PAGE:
As the old saying goes, April showers bring May binge-watching, and you have plenty to choose from this month. From the sweeping gangster epic Boardwalk Empire now on DVD to the zippy tech drama Halt and Catch Fire returning for season two, you can be sure to never glimpse a single petal of those May flowers!
What it is: At the dawn of Prohibition in 1920, Atlantic City treasurer Enoch “Nucky” Thompson (Steve Buscemi) finds a new way to make a quick buck — bootlegging. Not one to do things on a small scale, Nucky builds a criminal empire that stretches from the shores of Atlantic City to Boston, New York and even Chicago — leaving piles of bodies, stacks of cash, wrecked lives, and bottles of booze in his wake.
Why you should watch it: With the final season — and complete series — out on DVD & Blu-ray, as well as on streaming services, now is the perfect time to catch up on one of the most critically acclaimed shows of the last decade.
Commitment: 50 hours.
What it is: Michael Sheen and Lizzy Caplan star as William H. Masters and Virginia Johnson in this biographical series on the pioneers of sex science. Dr. Masters’ highly controversial study relies on volunteers willing to have sex while being monitored. Virginia Johnson is a former nightclub singer and university student who becomes his assistant. Soon, they become enthusiastic participants in their own research.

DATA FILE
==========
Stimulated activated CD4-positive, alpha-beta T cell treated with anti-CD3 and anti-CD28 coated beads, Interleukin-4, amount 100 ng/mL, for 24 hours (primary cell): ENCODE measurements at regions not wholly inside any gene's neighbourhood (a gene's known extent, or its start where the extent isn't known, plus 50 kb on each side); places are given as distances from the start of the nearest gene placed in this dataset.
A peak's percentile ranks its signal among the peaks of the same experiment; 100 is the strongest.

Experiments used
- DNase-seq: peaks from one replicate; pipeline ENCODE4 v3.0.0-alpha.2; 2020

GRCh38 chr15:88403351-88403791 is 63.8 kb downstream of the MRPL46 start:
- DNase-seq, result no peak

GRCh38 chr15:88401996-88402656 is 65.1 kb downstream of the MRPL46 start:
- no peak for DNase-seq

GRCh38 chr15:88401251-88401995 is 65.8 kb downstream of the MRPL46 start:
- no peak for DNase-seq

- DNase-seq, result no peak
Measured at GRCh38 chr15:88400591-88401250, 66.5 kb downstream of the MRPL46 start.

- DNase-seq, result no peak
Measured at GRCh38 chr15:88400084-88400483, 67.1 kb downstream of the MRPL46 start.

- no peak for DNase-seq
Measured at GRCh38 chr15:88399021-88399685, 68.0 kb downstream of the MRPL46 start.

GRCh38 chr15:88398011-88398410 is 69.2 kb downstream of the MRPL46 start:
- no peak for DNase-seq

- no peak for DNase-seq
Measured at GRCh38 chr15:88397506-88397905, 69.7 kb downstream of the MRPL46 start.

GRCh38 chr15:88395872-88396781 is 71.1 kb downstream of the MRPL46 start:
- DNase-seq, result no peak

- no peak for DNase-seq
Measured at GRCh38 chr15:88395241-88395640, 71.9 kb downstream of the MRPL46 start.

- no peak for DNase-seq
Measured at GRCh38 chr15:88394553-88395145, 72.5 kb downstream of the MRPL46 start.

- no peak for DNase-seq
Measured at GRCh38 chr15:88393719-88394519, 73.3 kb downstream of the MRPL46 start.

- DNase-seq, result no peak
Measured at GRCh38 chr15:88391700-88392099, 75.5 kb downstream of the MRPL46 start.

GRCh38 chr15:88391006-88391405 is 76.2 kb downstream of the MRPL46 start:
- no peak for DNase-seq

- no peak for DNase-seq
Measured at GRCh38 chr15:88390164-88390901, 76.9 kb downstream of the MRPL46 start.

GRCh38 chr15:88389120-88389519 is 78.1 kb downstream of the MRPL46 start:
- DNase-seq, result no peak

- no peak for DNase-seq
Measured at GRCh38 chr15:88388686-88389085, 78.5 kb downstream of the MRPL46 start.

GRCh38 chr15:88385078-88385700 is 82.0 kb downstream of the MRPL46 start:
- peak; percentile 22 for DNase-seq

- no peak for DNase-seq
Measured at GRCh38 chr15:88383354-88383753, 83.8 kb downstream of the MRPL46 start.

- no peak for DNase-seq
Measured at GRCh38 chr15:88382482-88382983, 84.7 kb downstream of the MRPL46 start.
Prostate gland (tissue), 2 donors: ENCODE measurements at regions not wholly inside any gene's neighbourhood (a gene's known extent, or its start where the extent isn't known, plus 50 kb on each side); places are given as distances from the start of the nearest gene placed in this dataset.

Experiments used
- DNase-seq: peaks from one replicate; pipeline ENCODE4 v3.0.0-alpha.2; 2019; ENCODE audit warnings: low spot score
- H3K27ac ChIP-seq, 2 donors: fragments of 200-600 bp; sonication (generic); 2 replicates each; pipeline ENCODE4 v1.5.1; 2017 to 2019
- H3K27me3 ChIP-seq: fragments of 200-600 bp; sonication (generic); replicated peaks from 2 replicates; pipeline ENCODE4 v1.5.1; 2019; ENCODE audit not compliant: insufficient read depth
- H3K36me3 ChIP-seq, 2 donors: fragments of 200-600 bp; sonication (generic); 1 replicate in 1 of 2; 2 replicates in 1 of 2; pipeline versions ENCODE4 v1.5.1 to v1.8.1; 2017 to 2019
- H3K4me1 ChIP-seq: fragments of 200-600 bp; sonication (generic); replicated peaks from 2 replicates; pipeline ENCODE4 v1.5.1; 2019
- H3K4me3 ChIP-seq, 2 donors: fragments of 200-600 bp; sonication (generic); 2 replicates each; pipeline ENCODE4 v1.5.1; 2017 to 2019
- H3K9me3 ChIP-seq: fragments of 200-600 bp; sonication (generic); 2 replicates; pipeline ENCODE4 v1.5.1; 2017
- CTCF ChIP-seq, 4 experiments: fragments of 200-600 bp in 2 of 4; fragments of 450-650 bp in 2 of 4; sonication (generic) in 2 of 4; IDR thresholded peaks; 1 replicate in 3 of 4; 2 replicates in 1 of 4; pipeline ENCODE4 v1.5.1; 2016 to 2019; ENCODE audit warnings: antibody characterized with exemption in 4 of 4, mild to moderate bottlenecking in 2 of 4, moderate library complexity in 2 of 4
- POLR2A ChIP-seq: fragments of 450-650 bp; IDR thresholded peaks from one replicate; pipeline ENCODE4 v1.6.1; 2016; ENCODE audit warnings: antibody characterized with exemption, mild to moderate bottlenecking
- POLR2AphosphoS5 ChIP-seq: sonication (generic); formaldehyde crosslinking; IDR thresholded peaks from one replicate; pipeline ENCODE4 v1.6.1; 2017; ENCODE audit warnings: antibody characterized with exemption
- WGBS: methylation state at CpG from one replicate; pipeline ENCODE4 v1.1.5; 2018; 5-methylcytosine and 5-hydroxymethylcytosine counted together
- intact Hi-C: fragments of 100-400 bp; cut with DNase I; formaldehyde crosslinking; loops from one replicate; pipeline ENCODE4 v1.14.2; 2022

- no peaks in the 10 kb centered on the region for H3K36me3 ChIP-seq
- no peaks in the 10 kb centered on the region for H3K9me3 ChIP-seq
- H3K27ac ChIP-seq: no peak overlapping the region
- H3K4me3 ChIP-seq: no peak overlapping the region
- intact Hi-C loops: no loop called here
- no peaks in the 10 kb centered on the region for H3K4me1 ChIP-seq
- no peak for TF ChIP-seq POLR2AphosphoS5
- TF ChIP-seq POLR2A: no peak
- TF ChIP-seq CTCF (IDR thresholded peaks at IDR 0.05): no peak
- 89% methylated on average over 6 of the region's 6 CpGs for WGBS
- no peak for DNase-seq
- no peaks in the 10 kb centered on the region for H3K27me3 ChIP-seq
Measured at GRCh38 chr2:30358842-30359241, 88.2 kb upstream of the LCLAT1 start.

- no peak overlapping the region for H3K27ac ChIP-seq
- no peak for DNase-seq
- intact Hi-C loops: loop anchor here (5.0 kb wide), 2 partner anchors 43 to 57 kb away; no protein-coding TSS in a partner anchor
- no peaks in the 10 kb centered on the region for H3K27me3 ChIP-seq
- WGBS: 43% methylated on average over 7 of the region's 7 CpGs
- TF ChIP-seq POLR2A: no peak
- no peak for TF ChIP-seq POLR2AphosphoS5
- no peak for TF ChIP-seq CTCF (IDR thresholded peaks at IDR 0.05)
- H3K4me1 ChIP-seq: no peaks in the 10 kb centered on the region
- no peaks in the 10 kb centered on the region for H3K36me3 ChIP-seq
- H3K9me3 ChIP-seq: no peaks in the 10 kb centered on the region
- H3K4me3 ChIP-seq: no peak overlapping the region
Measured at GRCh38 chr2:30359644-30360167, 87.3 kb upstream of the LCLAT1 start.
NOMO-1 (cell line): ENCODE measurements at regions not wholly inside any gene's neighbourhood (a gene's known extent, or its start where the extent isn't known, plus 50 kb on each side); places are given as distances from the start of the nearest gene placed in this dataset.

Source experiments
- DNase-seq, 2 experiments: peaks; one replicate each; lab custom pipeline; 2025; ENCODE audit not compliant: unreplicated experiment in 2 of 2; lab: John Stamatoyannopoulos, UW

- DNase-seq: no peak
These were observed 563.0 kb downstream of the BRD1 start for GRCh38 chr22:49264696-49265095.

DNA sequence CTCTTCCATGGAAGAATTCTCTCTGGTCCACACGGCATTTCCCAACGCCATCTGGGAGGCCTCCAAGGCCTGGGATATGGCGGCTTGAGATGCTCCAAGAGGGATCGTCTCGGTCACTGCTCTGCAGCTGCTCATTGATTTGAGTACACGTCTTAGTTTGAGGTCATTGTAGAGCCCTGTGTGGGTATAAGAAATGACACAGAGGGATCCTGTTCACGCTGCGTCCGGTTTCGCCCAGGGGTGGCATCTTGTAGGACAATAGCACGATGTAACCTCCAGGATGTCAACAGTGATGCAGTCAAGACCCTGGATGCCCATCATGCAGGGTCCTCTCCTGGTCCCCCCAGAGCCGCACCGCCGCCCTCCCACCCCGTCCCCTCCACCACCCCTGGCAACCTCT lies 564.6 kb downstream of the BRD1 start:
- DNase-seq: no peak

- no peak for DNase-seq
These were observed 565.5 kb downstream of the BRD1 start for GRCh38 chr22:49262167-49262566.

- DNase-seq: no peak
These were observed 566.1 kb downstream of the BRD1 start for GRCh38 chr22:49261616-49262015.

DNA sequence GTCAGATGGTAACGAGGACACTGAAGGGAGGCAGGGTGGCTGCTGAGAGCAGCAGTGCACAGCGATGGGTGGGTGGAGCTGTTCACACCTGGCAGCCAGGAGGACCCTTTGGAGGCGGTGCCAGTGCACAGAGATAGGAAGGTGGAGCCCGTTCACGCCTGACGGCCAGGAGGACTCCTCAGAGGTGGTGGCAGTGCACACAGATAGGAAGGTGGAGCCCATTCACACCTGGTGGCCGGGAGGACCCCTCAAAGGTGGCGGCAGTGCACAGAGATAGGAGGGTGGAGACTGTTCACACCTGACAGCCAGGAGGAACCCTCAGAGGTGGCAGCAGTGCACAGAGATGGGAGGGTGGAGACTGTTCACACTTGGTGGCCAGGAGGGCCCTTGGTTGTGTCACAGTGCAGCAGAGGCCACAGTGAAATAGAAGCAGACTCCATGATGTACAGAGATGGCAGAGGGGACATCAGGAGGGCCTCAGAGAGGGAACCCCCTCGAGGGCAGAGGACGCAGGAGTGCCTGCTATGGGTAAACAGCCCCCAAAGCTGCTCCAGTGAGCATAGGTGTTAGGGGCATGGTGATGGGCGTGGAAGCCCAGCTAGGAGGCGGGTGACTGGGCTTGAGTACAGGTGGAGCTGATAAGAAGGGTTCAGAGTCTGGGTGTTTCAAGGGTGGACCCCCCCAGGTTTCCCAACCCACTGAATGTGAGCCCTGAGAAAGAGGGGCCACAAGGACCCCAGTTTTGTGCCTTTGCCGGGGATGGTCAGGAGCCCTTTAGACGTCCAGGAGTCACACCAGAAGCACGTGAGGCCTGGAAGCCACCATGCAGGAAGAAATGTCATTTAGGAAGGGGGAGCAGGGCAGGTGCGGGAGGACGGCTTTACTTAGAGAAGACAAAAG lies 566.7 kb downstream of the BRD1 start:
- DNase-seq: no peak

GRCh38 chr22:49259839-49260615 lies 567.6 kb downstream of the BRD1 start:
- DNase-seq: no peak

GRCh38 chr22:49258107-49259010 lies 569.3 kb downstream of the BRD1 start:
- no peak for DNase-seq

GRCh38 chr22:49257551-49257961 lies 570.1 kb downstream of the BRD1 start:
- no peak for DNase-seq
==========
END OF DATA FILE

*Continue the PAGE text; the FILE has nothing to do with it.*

Why you should watch it: Season two comes out on DVD on May 5, so you have plenty of time to get caught up before season three returns to Showtime on July 12. Both Michael Sheen and Lizzie Caplan are captivating in their roles of Masters and Johnson. There are also stand-out performances by the supporting players, including an especially moving subplot featuring Beau Bridges and Allison Janney.
Where to watch: Both seasons are streaming on Showtime Anytime, Amazon Instant Video, Google Play, iTunes, PlayStation, Xbox Video, and Vudu. Season one is available on DVD and Blu-ray, and season two will drop May 5.
Commitment: 24 hours.
What it is: Following a genocidal attack by a robotic race known as the Cylons, the last remaining humans in a distant star system set out to find a lost planet known as Earth in order to resettle.